Dr. Kinya is a Senior Librarian and Lecturer at the Africa Nazarene University, and one of the few academics in East Africa with a research focus on libraries, be they government school or community centred. I kept coming across his reports as I researched data on library standards and policies in Kenya, and finally reached out for a meeting.

Confirming what I had found, he told me that there is little to no research conducted on libraries in East Africa, and no National Policy to speak of. This is a limitation he and a few likeminded colleagues are trying to address, by researching and developing set standards and procedures for African libraries, and particularly, for Kenyan libraries.

Dr. Kinya gave me fantastic advice concerning the Foundation’s Library Program, which given his experience and achievements, is a gift. He explained the difference in the ideal collection for primary schools versus secondary schools in Kenya. At the primary school level, he said, books should be of the type to attract students to reading. In Kenya, a primary school collection should be at least 50 percent Kenyan, telling local stories, using local concepts. This, he argued, isn’t simply because students will be more comfortable with those stories (which he said is true). Rather, it shows them, and reinforces the idea that their society acknowledges, appreciates, and celebrates their local culture and way of life. He also said it was important to include books that promote nationalism, celebrating the Kenyan national identity and what it means. Indeed, a certain portion (30 percent) of the books should be international children’s classics, but he believes that a local collection linkup is more important for primary curriculum support than secondary, where these ideas are already shaped.

For a secondary school collection, he said that 50 percent of the books should be tailored to the curriculum, which would effectively render a significant portion of that local. It is also incredibly important, he argued, to make sure that a portion of books are included to introduce the students to the academic world. In secondary schools, they start to teach students how to analyze and think critically, and to do this they need the resources – the books. This is also true of specializations, which are introduced at the secondary school level. Books need to be provided to support this, be it law, biology, or farming. For classics, he made a point of emphasizing that these should not dominate a secondary school collection to the disadvantage of the curriculum. Interestingly, my own findings with the girls at Precious Blood would refute this, as they prefer and use the recreational reading books. However, for smaller district schools this advice would be very practical.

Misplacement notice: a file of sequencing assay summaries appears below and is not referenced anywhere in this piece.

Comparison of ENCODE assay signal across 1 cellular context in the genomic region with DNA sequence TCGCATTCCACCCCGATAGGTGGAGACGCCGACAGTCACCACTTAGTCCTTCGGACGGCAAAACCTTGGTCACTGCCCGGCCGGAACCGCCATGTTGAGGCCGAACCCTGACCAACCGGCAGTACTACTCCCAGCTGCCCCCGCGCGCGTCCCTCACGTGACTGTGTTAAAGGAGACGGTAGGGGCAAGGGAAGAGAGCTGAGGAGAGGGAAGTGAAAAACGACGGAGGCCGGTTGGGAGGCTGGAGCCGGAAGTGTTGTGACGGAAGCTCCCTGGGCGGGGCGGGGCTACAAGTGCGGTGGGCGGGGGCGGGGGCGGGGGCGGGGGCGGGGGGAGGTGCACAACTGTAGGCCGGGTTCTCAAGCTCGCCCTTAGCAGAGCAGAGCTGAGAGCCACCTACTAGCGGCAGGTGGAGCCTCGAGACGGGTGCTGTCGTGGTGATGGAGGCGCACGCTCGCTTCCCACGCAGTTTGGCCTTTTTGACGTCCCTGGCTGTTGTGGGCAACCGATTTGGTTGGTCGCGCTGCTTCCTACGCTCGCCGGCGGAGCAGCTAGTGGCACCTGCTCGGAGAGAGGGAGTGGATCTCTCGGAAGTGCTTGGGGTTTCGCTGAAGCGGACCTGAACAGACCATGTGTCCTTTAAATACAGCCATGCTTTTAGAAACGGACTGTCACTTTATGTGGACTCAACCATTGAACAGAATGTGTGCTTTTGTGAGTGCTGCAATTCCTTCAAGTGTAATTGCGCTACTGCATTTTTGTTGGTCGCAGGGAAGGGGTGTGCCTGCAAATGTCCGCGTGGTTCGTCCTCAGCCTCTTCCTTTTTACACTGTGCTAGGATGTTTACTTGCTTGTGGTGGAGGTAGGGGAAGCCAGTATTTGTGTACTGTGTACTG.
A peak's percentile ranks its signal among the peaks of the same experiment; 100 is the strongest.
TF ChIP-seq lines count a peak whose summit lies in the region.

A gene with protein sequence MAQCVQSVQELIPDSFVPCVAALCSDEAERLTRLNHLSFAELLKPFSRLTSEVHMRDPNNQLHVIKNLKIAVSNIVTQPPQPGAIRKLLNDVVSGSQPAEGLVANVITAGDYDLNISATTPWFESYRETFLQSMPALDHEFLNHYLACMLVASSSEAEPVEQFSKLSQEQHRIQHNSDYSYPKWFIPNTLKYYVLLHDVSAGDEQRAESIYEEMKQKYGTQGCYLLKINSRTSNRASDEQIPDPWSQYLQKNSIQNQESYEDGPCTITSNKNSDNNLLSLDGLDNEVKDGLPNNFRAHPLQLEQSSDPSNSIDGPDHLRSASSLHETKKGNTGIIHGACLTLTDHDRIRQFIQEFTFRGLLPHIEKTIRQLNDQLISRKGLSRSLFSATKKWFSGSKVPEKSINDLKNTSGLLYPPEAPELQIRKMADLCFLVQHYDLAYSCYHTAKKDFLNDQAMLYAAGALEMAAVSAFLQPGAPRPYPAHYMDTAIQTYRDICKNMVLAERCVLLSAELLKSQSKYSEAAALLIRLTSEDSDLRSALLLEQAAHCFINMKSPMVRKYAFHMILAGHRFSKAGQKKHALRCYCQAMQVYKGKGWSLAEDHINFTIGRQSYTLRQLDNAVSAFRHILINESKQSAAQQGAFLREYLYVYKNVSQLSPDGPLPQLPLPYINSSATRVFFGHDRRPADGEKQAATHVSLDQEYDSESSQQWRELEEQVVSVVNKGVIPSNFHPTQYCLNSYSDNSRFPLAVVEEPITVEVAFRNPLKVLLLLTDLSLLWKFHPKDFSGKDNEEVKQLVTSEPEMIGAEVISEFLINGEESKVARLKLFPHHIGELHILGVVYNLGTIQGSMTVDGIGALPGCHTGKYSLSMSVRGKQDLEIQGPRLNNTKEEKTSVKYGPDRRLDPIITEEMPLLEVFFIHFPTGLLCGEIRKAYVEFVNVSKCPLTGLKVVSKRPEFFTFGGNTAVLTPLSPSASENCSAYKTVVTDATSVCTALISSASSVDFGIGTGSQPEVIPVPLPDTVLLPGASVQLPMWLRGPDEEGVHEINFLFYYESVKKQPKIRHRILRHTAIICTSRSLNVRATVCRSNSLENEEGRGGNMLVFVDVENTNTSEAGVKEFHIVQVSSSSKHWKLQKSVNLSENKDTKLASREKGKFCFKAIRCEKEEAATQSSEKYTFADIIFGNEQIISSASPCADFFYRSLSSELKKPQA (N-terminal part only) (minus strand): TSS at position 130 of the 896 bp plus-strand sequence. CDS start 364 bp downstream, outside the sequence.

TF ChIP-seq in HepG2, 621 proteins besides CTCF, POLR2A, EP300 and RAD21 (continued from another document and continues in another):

Dr. Kinya also stressed that, when designing a collection, it is paramount to take into consideration what is dominant in the community, and provide resources for that. Overall, he said, the idea is to inculcate the value of the library to the students, and if you make the collection relevant to their worldview, that will happen.